Old Monterey

Monterey is a mecca of cultural and historical diversity

Monterey (Spanish: Monterrey; Ohlone: Aacistak[11]) is a city located in Monterey County on the southern edge of Monterey Bay on California's Central Coast. Founded on June 3, 1770, it was the capital of Alta California under both Spain (1804 to 1821) and Mexico (1822 to 1836). During this period, Monterey hosted California's first theater, public building, public library, publicly funded school, printing press, and newspaper. It was originally the only port of entry for all taxable goods in California. In 1846 during the Mexican–American War, the United States flag was raised over the Customs House. After California was ceded to the U.S. after the war, Monterey hosted California's first constitutional convention in 1849.

Monterey and surrounding area have attracted artists since the late 19th century and many celebrated painters and writers have lived there. Until the 1950s, there was an abundant fishery. Among Monterey's present-day attractions are the Monterey Bay Aquarium, Cannery Row, Fisherman's Wharf, California Roots Music and Arts Festival, and the annual Monterey Jazz Festival.

 
Monterey Bay area in 1917

Colton Hall,[29] built in 1849 by Walter Colton, originally served as both a public school and a government meeting place.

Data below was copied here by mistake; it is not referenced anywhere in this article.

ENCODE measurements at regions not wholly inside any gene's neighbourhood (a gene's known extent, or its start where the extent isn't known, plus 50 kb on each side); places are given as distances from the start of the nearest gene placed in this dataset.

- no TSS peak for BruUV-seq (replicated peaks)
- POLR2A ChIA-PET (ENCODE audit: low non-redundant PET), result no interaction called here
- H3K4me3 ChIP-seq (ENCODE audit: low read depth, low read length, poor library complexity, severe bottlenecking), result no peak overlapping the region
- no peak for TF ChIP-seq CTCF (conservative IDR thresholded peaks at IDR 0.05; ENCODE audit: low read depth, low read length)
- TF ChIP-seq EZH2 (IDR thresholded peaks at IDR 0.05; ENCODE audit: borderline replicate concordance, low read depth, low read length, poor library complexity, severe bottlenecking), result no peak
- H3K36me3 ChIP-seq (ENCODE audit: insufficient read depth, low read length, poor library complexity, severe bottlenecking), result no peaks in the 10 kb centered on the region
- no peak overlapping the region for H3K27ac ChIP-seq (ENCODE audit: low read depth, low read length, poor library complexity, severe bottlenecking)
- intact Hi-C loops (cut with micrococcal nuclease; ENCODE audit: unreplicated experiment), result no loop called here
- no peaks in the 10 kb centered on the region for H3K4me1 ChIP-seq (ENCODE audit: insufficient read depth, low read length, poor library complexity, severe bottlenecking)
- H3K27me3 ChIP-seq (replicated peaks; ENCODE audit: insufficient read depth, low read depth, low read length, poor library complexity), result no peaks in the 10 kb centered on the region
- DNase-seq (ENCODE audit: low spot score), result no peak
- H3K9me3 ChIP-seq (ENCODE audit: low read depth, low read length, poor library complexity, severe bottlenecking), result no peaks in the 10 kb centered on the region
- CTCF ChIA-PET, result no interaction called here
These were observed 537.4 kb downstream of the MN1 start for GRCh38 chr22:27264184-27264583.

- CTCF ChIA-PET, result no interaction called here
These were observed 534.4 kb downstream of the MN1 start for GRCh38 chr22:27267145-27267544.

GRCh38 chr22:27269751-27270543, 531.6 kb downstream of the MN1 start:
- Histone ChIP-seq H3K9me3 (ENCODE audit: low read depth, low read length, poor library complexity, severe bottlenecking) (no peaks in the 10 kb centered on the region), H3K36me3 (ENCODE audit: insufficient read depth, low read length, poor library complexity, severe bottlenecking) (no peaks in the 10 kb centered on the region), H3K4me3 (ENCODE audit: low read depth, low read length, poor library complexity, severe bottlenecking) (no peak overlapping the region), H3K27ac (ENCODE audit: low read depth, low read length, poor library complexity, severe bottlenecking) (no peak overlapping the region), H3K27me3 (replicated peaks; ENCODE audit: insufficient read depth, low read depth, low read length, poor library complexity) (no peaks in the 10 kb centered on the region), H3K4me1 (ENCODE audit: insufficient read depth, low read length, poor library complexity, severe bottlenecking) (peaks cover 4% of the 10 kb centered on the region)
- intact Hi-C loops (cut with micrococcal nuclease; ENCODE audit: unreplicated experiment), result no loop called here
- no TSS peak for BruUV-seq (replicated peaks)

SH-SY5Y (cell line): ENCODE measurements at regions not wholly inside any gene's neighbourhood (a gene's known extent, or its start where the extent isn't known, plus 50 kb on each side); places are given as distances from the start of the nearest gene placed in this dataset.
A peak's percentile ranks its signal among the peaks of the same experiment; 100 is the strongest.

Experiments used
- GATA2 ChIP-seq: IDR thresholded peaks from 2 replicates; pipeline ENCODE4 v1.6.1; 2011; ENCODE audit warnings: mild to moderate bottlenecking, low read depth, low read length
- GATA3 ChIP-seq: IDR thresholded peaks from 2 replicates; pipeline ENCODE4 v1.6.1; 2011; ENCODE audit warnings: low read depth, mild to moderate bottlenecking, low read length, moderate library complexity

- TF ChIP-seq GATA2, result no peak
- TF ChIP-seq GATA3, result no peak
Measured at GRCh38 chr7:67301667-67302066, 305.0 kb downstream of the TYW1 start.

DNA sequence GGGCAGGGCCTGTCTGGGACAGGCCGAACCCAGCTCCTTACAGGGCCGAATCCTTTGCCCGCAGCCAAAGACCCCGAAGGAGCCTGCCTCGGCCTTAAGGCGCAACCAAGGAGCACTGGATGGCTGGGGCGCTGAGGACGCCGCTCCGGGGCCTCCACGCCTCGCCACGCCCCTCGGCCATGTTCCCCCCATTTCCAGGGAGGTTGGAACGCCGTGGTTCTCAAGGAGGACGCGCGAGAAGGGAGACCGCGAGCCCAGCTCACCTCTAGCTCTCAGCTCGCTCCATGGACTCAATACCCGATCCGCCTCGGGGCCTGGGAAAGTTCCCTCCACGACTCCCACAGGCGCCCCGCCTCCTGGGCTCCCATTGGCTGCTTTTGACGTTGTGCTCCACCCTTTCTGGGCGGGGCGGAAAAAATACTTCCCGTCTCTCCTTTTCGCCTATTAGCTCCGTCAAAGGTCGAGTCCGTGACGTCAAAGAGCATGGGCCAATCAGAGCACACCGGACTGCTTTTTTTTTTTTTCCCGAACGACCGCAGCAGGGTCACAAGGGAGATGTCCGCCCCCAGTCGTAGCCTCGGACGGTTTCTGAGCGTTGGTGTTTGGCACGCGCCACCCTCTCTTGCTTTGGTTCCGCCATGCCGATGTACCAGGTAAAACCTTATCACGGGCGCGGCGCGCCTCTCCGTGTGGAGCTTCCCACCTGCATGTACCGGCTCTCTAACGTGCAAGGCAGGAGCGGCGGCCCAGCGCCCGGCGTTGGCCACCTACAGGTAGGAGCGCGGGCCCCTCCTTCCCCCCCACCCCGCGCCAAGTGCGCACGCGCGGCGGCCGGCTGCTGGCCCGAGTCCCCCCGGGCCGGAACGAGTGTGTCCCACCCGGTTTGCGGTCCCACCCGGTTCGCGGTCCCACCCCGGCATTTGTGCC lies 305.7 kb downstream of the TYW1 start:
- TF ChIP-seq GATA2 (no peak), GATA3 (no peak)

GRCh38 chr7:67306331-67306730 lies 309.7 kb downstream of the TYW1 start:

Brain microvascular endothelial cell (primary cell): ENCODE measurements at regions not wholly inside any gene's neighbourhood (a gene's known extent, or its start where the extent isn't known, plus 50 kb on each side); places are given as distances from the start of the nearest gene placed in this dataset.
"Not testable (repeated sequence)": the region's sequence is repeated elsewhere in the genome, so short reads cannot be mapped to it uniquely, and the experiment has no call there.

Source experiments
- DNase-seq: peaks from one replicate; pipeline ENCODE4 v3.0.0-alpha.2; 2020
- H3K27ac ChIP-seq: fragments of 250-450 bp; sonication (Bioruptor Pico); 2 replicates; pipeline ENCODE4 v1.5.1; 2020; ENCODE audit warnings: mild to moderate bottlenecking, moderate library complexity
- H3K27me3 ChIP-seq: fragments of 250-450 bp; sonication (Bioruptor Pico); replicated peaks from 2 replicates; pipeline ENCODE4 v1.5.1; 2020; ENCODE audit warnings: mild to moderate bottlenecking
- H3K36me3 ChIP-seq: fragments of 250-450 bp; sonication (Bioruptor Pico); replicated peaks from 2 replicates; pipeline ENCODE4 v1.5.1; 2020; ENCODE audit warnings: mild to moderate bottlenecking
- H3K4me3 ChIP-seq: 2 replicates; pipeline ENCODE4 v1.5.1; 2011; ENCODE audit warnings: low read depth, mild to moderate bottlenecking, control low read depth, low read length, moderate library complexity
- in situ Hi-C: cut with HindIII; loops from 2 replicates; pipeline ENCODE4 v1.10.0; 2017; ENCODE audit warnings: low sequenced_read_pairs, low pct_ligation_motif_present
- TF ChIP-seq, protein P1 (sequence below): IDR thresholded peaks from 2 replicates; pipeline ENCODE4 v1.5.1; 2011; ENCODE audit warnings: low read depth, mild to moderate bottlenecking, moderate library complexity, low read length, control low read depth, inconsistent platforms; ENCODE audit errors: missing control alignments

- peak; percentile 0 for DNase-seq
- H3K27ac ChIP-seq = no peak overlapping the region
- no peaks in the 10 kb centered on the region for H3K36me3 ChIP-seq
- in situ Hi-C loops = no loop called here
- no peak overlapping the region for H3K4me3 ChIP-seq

Monterey hosted California's first constitutional convention in 1849, which composed the documents necessary to apply to the United States for statehood. Today it houses a small museum, while adjacent buildings serve as the seat of local government, and the Monterey post office (opened in 1849).[16] Monterey was incorporated in 1890.[16]

Monterey had long been famous for the abundant fishery in Monterey Bay. That changed in the 1950s when the local fishery business collapsed due to overfishing. A few of the old fishermen's cabins from the early 20th century have been preserved as they originally stood along Cannery Row.

The city has a noteworthy history as a center for California painters in the late 19th and early 20th centuries. Such painters as Arthur Frank Mathews, Armin Hansen, Xavier Martinez, Rowena Meeks Abdy and Percy Gray lived or visited to pursue painting in the style of either En plein air or Tonalism.

In addition to painters, many noted authors have also lived in and around the Monterey area, including Robert Louis Stevenson, John Steinbeck, Ed Ricketts, Robinson Jeffers, Robert A. Heinlein, and Henry Miller.

More recently, Monterey has been recognized for its significant involvement in post-secondary learning of languages other than English and its major role in delivering translation and interpretation services around the world.

In November 1995, California Governor Pete Wilson proclaimed Monterey as "the Language Capital of the World".[1]

About the Neighborhood

Car is needed
It's walkable to grocery stores
It's walkable to restaurant
Easy commutes
There are sidewalks
Great hospitals
Parks and playgrounds
Beach life
Golfing
Walking / Hiking trails
Mild Climate
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